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Title: Investigation of the thermo hydro mechanical behaviour of large scale experiments - including parametric studies on various critical factors
Author: Tey, Chun Yean
ISNI:       0000 0004 2746 2563
Awarding Body: Cardiff University
Current Institution: Cardiff University
Date of Award: 2004
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This thesis presents an investigation into the thermo/hydro/mechanical interactions occurring in two large scale experiments with different geometry setup designed for deep geological disposal of nuclear waste. The analysis of flow and deformation through unsaturated soils was performed using the proposed constitutive model. The following mechanisms are accommodated moisture flow in liquid and vapour forms, dry air flow including the movement of bulk air and the transport of dissolved air in the pore water, heat transfer by conduction, convection and latent heat of vapourisation, and the elasto-plastic deformation of unsaturated soils. The governing differential equations are solved spatially using a finite element technique and temporally using a finite difference technique. The numerical model was subsequently applied to two large scale experiments: AECL's Buffer/Container Experiment and AECL's Horizontal Canister In-room geometry. The analyses involved modelling the coupled thermo/hydro/mechanical interaction between the engineered buffer and the host rock, and the swelling phenomena at the buffer/rock interface. A comprehensive set of material parameters was determined for use in the numerical code. A theoretical formulation was developed to describe a time-dependent adsorption/desorption process associated with the micro/macro swelling phenomena occurring in bentonite-based buffer materials. This was implemented within the numerical model. The transient swelling behaviour of bentonite-based buffer materials was found to be influential in the simulation of an underground repository, in particular the resaturation behaviour in expansive clay. Sensitivity analyses on critical parameters identified for both geometry setups are presented and shown to affect the resaturation processes to varying degrees. This investigation has provided valuable insights into the repositories' behaviour.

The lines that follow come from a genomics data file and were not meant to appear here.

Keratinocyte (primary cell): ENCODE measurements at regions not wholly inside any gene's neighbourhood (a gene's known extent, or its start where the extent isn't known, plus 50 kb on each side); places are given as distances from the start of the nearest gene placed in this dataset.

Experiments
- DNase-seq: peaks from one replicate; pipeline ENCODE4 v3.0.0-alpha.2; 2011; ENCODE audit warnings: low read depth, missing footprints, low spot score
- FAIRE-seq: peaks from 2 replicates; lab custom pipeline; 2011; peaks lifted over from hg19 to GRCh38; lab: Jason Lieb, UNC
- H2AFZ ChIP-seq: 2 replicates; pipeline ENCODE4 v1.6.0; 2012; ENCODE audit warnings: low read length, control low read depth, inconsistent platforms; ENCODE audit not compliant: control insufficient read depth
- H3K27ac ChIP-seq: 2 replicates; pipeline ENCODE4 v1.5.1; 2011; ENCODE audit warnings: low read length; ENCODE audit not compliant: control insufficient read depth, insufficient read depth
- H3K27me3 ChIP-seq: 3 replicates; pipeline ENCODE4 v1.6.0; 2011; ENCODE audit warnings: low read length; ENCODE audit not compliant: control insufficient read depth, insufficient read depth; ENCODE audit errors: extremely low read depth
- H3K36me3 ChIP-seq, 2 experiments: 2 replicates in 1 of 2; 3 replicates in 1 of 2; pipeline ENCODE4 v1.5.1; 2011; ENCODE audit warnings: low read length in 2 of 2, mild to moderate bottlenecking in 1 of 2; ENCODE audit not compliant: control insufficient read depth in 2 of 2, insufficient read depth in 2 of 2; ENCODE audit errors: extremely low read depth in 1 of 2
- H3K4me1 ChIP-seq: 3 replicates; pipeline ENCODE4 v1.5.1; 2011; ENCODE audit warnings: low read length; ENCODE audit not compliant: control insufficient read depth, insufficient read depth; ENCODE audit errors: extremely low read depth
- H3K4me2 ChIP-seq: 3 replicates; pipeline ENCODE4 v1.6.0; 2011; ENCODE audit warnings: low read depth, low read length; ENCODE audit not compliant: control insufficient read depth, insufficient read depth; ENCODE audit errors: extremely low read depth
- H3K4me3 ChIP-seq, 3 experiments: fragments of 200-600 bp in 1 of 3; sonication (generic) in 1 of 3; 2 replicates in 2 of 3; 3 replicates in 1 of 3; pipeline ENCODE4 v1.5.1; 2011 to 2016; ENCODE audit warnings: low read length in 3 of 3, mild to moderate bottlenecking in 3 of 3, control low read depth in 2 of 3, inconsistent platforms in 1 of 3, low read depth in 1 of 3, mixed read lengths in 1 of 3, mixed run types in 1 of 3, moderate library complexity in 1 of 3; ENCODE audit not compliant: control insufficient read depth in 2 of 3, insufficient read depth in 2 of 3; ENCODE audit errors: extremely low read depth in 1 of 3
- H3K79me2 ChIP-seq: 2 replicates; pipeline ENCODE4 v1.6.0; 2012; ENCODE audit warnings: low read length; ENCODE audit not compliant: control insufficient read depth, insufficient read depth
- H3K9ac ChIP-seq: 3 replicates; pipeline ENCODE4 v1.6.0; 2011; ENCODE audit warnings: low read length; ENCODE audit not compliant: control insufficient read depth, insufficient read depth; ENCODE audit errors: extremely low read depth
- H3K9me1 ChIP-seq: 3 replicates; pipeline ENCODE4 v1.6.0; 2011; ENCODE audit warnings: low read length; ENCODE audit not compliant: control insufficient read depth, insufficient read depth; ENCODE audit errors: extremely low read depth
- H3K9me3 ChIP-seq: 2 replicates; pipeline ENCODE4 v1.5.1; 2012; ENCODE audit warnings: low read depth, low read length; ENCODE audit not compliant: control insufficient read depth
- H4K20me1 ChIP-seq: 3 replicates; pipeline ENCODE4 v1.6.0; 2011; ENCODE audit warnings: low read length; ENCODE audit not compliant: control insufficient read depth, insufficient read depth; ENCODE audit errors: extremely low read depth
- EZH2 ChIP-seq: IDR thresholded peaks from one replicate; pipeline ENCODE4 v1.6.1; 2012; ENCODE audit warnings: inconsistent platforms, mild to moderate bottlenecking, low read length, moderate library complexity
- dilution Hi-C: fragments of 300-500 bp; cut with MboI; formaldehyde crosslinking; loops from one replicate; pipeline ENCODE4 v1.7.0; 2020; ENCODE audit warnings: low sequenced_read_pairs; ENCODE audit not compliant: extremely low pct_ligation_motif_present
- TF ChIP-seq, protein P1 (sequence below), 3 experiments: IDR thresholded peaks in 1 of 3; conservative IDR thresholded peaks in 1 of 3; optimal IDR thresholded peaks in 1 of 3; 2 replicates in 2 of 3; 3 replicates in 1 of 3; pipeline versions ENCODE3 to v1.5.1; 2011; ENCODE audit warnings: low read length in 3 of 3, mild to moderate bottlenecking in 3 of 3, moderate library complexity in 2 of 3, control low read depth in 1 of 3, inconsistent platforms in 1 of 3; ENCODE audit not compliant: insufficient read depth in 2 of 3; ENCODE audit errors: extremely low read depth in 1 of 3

Supervisor: Not available Sponsor: Not available
Qualification Name: Thesis (Ph.D.) Qualification Level: Doctoral
EThOS ID:  DOI: Not available